Microsoft needed a partner in this venture, because — and you might be shocked to hear this — this video game company doesn’t have a ton of experience making smells. Set to release in New Zealand and Australia, there is still no word as to whether or not the deodorant will come to the United States. (Fingers crossed!)

Are there just a bunch of weirdos sitting in product meetings throwing out nonsense to see what sticks? “Xbox deodorant!” “Xbox floor cleaner!” “Xbox Easter candy!” “Xbox yoga mats!” “Xbox birth control!” “Xbox adult Crypt Keeper costumes!”

According to an official release (by way of GameSpot), Tania Chee, head of Xbox ANZ, said, “users can spray or wash themselves with Xbox Lynx to ‘power up’ before heading out the door in the morning.” This is insane because literally the only video games that use the phrase “power up” are Mario games. Mario is not on Xbox.

First up, the traditional roll-on deodorant. This is your bread-and-butter stink repellent. In video game terms, it’s the sword from Zelda — the first key item you need to find if you want to even begin your quest. (And in this case, your quest is to smell nice.)

Body sprays are generally more supplement than actual odor-fighter. Sure, they can be effective, but you don’t want it to be your only weapon against stink. Again, in video game terms, body spray is the plasma grenade to deodorant’s assault rifle.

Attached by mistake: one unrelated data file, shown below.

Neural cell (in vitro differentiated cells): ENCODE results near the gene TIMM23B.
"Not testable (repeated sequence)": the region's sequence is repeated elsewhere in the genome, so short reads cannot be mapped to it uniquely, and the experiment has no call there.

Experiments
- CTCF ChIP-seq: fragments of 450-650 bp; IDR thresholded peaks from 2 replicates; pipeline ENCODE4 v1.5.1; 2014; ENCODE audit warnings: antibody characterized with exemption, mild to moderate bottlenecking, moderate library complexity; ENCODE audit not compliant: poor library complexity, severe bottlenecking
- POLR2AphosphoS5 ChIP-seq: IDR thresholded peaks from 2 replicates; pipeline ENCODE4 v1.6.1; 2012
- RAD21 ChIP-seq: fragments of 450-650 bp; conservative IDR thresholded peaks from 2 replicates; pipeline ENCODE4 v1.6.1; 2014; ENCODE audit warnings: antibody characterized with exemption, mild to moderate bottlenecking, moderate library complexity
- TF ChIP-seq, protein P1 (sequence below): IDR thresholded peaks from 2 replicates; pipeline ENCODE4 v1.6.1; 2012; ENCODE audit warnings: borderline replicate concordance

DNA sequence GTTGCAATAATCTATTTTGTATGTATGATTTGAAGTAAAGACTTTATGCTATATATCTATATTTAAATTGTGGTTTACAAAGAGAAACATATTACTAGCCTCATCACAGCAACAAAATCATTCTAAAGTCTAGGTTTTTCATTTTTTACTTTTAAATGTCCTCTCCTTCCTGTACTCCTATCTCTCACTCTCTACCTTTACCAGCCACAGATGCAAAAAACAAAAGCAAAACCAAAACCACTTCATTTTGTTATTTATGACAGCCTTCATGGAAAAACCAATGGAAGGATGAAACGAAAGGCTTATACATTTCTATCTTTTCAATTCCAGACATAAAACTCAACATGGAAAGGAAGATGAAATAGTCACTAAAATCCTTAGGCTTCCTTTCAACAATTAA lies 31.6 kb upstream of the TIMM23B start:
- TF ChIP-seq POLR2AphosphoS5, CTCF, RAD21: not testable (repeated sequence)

And finally, the shower gel. No word yet on if using all three products gives you a bonus modifier like in Marvel Ultimate Alliance.

I love that “new controller smell”. It’s wonderful to pop open that box, slide out the packaging, and give that beautiful and pristine hunk of plastic a big ol’ whiff.

What will other people think if you smell like a new electronic? Personally, I’ve never smelled anyone who did, but my first thought is that I would assume they were a clone fresh out of the clone factory.

Microsoft said in their official release that it is, “a fresh scent of pulsing green citrus, featuring top notes of kaffir lime and winter lemon, aromatic herbal middle notes of mint and sage, and woody bottom notes of patchouli and clearwood.”

Green has always been Xbox’s main color. I suppose that, when the Xbox team was tasked with figuring out what an Xbox deodorant would smell like, the logical choice would be green ingredients. Ignore the fact that if Xbox were making logical choices, they wouldn’t be making a deodorant in the first place.

I had to google what “patchouli” was, and believe me, so too did every self-respecting gamer. (We gamers have space in our brains for either the layout of the Raccoon Police Department from Resident Evil 2 or the names of specific herbs. Not both.)

Let’s not pretend Sony isn’t weird enough to try making a deodorant too, okay? If I had to guess, I’d say the Xbox scent will be a little grungy; sort of pungent — the way you smell after a weekend inside with Gears of War 4. The Playstation scent would be crisp and fresh, the way you smell after you finish a beautiful art house-worthy experience like Journey and walk outside to contemplate the beauty that is being alive.